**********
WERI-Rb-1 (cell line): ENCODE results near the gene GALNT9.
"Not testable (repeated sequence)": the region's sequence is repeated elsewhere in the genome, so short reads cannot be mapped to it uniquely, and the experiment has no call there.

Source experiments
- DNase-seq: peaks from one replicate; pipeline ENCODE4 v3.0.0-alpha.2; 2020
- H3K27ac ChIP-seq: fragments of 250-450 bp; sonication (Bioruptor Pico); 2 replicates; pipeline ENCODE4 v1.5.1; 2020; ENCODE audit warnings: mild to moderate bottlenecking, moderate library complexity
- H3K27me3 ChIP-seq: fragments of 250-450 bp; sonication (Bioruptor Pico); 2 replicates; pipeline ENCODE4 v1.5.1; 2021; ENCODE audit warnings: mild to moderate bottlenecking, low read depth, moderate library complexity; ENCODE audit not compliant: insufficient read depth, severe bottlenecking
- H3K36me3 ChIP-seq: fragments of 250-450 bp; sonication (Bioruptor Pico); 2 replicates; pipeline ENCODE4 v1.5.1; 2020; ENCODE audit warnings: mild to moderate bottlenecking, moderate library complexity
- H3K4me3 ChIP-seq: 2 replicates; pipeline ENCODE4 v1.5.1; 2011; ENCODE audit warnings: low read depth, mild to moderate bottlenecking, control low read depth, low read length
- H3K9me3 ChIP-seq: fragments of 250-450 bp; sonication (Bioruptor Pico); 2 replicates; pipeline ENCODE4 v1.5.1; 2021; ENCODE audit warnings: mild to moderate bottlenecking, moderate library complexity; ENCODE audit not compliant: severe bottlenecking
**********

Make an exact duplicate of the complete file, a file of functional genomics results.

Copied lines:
WERI-Rb-1 (cell line): ENCODE results near the gene GALNT9.
"Not testable (repeated sequence)": the region's sequence is repeated elsewhere in the genome, so short reads cannot be mapped to it uniquely, and the experiment has no call there.

Source experiments
- DNase-seq: peaks from one replicate; pipeline ENCODE4 v3.0.0-alpha.2; 2020
- H3K27ac ChIP-seq: fragments of 250-450 bp; sonication (Bioruptor Pico); 2 replicates; pipeline ENCODE4 v1.5.1; 2020; ENCODE audit warnings: mild to moderate bottlenecking, moderate library complexity
- H3K27me3 ChIP-seq: fragments of 250-450 bp; sonication (Bioruptor Pico); 2 replicates; pipeline ENCODE4 v1.5.1; 2021; ENCODE audit warnings: mild to moderate bottlenecking, low read depth, moderate library complexity; ENCODE audit not compliant: insufficient read depth, severe bottlenecking
- H3K36me3 ChIP-seq: fragments of 250-450 bp; sonication (Bioruptor Pico); 2 replicates; pipeline ENCODE4 v1.5.1; 2020; ENCODE audit warnings: mild to moderate bottlenecking, moderate library complexity
- H3K4me3 ChIP-seq: 2 replicates; pipeline ENCODE4 v1.5.1; 2011; ENCODE audit warnings: low read depth, mild to moderate bottlenecking, control low read depth, low read length
- H3K9me3 ChIP-seq: fragments of 250-450 bp; sonication (Bioruptor Pico); 2 replicates; pipeline ENCODE4 v1.5.1; 2021; ENCODE audit warnings: mild to moderate bottlenecking, moderate library complexity; ENCODE audit not compliant: severe bottlenecking